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When is a defect not a defect?


When the user never experiences it.

I once worked with a great QA manager called Will who used to say “If we find 200 bugs in test, and you guys fix them, then they never happened” which always tickled me. It was a way of agreeing amongst our IT-selves, that we wouldn’t necessarily advertise that the software was of poor quality until we squeeeeeeeezed it though the QA/fix machine and it emerged squeaky clean the other side.

We currently are going through a clean up of a large backlog of defects logged in our system, note the use of the term ‘logged’ which doesn’t necessarily mean experienced. When we go through our development projects it’s not un-common for us to stumble upon defects that are already released in our production software. When this is the case we fix them if we can, if timescales and deadlines are just too tight we go through a process of raising them as production defects. It seems like the right thing to do, we found 'em, therefore we hold our hands up put them on the defect log where they are visible and can be fixed….eventually.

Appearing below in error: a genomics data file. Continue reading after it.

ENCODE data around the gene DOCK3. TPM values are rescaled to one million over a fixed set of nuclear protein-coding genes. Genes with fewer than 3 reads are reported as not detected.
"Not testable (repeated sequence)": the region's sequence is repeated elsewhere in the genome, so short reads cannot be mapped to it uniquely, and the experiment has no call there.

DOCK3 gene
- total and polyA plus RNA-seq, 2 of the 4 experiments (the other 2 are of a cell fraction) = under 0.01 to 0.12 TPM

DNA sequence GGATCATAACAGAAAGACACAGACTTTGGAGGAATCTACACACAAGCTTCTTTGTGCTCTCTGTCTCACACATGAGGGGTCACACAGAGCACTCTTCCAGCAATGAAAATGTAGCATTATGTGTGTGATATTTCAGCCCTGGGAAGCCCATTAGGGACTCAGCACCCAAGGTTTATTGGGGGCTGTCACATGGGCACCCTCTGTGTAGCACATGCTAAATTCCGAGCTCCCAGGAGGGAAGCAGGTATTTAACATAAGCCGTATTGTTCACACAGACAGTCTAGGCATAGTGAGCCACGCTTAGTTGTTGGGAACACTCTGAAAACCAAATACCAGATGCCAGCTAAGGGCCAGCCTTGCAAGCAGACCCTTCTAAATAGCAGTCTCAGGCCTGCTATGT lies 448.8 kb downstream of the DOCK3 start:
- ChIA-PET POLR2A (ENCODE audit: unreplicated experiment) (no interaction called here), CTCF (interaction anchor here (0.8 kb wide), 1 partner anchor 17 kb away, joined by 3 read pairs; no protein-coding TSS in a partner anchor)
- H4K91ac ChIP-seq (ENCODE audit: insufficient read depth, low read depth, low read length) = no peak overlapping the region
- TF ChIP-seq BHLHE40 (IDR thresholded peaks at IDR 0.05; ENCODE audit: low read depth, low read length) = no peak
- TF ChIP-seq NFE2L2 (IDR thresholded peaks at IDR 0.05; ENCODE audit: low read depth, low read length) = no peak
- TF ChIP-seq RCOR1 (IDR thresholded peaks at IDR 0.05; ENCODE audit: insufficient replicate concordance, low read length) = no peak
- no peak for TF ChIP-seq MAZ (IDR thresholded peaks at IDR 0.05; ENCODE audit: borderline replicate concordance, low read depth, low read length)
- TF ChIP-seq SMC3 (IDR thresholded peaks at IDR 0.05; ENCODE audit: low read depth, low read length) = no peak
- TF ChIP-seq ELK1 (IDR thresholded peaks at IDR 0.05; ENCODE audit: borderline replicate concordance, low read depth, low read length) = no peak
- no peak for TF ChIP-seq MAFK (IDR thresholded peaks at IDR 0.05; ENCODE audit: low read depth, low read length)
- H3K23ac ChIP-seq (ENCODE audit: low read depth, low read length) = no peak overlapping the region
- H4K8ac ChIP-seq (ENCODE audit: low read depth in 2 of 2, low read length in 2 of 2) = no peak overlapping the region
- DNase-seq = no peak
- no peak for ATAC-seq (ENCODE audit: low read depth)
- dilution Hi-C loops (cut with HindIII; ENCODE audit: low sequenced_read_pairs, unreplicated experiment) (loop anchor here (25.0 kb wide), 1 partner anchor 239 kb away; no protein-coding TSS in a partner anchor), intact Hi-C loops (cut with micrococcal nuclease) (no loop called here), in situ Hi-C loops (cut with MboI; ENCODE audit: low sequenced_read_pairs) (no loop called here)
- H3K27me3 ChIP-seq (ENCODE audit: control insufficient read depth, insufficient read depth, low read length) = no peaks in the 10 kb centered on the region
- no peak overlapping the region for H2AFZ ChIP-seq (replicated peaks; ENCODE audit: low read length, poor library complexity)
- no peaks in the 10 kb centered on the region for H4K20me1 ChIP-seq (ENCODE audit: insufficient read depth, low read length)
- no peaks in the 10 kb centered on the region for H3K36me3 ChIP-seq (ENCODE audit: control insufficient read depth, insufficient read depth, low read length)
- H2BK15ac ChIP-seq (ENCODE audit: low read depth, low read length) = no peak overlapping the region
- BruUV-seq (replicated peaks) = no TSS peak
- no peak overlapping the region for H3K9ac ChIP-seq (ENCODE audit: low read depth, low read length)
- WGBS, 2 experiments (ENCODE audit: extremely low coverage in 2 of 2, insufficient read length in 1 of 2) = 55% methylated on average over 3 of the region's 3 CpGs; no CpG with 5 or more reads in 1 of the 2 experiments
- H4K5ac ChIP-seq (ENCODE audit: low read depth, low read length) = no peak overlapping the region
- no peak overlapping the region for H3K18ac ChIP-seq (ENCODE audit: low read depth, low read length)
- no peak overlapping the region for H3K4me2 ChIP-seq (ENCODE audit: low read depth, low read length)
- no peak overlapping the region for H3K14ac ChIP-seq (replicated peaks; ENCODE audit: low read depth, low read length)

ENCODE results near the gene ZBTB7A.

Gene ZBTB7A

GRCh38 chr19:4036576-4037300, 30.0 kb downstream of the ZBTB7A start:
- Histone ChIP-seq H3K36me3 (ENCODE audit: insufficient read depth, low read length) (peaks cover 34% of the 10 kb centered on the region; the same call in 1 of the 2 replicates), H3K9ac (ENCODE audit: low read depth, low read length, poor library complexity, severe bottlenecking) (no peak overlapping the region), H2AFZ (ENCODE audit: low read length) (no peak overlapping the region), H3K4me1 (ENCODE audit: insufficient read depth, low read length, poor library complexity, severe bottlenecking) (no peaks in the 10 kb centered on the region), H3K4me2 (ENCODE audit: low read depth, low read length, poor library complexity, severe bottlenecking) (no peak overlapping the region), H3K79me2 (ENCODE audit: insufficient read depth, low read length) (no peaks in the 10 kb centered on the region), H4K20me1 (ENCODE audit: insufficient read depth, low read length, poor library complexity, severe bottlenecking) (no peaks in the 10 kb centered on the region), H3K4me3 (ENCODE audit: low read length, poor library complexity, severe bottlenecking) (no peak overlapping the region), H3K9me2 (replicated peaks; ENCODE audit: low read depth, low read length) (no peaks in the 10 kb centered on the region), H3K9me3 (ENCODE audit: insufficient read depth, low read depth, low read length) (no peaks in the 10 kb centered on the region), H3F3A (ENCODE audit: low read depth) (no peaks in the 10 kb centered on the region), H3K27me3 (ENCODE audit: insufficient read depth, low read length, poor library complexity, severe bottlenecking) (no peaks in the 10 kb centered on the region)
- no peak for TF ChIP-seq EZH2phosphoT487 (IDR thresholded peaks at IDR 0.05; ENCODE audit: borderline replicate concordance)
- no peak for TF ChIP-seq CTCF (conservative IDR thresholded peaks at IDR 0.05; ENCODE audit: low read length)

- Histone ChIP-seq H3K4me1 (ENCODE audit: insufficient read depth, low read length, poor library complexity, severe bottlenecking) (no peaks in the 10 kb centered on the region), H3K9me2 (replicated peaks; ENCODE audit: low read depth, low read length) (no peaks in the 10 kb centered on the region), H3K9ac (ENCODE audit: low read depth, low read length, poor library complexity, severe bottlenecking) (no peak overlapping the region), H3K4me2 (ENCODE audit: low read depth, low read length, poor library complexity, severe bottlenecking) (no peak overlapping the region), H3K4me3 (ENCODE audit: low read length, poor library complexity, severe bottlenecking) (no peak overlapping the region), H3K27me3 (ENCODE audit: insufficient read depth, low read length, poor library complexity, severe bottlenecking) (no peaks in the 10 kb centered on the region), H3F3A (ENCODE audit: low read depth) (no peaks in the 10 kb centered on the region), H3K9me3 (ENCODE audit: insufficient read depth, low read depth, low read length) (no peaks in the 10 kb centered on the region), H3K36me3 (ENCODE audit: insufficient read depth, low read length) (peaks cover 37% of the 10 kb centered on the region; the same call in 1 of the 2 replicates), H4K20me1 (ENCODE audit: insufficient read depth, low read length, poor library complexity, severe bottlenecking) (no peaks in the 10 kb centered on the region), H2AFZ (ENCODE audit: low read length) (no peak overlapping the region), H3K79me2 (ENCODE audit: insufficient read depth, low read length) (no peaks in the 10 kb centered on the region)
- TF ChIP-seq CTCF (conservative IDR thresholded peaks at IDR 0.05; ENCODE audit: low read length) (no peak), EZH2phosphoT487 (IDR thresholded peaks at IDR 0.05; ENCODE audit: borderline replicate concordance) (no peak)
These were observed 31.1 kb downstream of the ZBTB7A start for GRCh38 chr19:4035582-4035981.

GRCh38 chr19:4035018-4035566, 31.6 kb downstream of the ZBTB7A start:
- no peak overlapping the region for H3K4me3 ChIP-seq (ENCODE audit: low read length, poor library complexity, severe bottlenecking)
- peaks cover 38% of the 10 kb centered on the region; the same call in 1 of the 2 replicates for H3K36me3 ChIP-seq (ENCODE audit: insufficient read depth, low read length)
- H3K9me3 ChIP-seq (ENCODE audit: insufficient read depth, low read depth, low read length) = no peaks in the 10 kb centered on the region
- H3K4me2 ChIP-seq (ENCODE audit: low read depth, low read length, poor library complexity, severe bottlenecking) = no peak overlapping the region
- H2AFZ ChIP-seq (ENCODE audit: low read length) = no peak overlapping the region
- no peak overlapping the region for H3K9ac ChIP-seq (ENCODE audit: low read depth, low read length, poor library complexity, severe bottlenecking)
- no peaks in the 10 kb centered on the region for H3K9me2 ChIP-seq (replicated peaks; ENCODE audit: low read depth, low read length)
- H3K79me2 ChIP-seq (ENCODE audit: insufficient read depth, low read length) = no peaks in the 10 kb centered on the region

Is this a backward view of bugs? If our users don’t experience these defects do they even care if they are there? Are we being much too over-analytical in our efforts to capture and document every last defect? You could argue that data integrity defects might unravel the system in ways not obvious to users. I would agree, however I struggle to come up with a real life example of that kind of hidden defect in our applications, what's more we'd never leave those bad boys in there.

Is fixing a defect that never manifests a needless waste of effort? Is a defect that never manifests a waste of software in the first place? After all it suggests there is some underlying code present that is never executed.

I’m torn between the desire to have perfect software and the urge to resist software waste.

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